Dan Guerra, PsyD
Dan Guerra profile picture

Dan Guerra

Psychotherapy, PsyD

Dr. Dan Guerra is a psychologist with 25+ years of experience who helps individuals manage stress, heal from trauma, and address anxiety and depression. He uses mind-body-brain approaches and helps his clients leverage their strengths to move toward a psychology of health. He co-authored the book, From Stressed to Centered: A Practical Guide to a Happier and Healthier You.
Specialties
Chronic Pain
Coaching
Trauma & PTSD
Finances
$ $ $ $ $
$200-260
Sliding Scale
A sliding scale is a range of out of pocket fees that providers accept based on financial need.
Out-of-pocket
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Provider
Profile
“The type of clients I most like working with are the ones who are willing to look at their own roles and responsibilities for change, who display some motivation for addressing their problems, and who are typically dealing with one or more of the following issues: Chronic stress, anxiety, depression, history of trauma, relationship problems, existential/spiritual issues, and/or grief.”
What was your path to becoming a therapist?
I've chosen a career in psychology and neuroscience primarily because of passion. My work as a psychotherapist is informed both by my personal experiences from my own family and upbringing as well as from my extensive and broad cultural experiences through international travel across 50+ countries. My specialties developed while working in various behavioral medicine settings, including chronic pain clinics, the Harmarville Rehabilitation Center in Pittsburgh, and the Rusk Institute of Rehabilitation Medicine at the NYU Medical Center. My studies, travel experiences, and work settings have shaped my private practice into one that values the roles that the body, mind, and brain play in moving a person toward better mental health and well-being. I have engaged in specialized trainings in anxiety and chronic pain as well as mindfulness-based stress reduction. I have also had the pleasure of taking multiple day trainings with Stephen Porges, PhD, and Bessel Van Der Kolk, MD, in the areas of trauma-informed therapy. My orientation as a therapist is one that conceptualizes psychodynamics but focuses on practical, solution-oriented approaches to address patient problems.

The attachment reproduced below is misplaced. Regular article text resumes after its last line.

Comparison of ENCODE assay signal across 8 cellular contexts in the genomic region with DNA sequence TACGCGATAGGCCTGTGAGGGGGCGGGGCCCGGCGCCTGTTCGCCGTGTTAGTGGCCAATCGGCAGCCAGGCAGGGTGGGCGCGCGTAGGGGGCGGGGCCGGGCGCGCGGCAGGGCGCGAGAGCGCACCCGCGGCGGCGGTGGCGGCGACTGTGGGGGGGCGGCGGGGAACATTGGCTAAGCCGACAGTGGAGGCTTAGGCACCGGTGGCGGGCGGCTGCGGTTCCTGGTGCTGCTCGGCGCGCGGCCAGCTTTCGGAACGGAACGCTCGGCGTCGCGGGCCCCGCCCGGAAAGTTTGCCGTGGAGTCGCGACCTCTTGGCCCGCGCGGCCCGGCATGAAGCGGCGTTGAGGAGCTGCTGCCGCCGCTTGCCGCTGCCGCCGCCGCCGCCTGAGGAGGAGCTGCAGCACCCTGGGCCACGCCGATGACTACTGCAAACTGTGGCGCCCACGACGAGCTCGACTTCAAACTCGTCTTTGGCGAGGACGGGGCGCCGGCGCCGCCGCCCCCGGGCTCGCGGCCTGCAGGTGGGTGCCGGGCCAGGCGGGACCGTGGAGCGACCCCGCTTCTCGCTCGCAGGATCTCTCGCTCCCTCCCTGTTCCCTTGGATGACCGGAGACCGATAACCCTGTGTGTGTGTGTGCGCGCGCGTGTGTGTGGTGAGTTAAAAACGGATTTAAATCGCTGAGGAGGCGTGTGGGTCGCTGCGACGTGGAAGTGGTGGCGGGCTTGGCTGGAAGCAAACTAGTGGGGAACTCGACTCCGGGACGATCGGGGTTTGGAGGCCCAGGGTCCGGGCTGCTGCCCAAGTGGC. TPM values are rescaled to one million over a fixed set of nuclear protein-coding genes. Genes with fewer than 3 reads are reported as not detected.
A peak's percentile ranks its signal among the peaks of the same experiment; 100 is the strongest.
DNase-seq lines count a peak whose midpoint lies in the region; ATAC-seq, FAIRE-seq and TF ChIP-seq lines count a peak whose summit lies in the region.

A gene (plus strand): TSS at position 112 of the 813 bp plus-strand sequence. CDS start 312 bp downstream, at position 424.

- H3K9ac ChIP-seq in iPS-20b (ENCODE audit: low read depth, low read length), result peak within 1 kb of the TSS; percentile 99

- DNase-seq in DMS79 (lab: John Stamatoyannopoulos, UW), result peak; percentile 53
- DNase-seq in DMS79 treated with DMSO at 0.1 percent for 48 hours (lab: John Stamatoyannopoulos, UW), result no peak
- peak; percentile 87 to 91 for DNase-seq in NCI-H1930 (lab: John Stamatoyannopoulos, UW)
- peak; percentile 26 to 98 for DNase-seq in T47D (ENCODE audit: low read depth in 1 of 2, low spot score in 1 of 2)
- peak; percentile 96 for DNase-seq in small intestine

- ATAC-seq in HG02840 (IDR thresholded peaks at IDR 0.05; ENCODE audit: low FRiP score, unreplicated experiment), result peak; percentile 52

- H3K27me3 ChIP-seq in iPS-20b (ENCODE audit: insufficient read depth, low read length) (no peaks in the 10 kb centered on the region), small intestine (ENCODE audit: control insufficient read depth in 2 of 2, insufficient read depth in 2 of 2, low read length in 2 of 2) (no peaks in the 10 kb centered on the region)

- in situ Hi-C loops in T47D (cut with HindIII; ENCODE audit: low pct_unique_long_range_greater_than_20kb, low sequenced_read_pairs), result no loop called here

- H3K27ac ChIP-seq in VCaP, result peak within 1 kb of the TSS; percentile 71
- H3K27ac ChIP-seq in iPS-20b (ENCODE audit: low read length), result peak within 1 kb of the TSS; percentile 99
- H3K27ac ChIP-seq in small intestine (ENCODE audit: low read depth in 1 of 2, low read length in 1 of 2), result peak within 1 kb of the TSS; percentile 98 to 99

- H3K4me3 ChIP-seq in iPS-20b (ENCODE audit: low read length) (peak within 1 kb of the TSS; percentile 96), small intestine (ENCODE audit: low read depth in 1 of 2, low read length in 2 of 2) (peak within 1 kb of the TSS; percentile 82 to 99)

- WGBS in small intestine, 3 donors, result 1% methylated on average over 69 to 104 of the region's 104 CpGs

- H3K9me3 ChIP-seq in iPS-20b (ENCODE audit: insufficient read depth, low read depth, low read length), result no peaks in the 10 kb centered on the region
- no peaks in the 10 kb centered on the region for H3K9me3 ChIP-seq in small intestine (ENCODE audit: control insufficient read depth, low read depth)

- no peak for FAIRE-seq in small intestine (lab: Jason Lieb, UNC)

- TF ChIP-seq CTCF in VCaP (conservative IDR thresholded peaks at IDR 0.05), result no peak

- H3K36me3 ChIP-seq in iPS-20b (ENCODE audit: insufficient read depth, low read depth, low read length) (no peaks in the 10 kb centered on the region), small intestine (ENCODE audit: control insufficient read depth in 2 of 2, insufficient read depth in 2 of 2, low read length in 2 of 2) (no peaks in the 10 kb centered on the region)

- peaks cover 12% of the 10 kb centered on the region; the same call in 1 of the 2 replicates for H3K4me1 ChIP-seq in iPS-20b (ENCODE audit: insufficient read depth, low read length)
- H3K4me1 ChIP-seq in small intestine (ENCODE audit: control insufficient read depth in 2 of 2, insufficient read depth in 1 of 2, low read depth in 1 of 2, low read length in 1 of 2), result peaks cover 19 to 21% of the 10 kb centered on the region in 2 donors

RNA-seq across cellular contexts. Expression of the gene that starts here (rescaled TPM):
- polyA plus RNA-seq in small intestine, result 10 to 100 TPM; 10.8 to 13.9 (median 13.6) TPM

What should someone know about working with you?
My intake process typically takes 1-2 sessions and involves questions about presenting problems, family history, medical history, education, work history, drug and alcohol use, psychological safety, and existing strengths and resources. Depending on the type of problem, client need, and stage of readiness for change, I sometimes assign homework. The type of clients I most like working with are the ones who are willing to look at their own roles and responsibilities for change, who display some motivation for addressing their problems, and who are typically dealing with one or more of the following issues: Chronic stress, anxiety, depression, history of trauma, relationship problems, existential/spiritual issues, and/or grief.
What do you do to continue learning and building competencies as a provider?
It is part of my belief system that professionals involved in the helping professions should consistently address their own mental health, well-being, and psychological and spiritual development. I adhere to this for myself by engaging in professional relationships that promote mental and emotional health. I am also a practitioner of mindfulness meditation and yoga and I am regularly involved in spiritual pursuits and development. In addition to this, I regularly read, study, and attend seminars related to relevant content in psychotherapy and neuroscience.
What are you most excited about within the evolving mental health landscape?
There is an awakening regarding the role of the body and brain in achieving a psychology of health and well-being. No longer a culture purely based on, "I think therefore I am", we are shifting more to the idea of, "I think, I feel, I sense, I have memories, I emerge, I change....therefore I am!"
“It is part of my belief system that professionals involved in the helping professions should consistently address their own mental health, well-being, and psychological and spiritual development.”
Interested in speaking with Dan?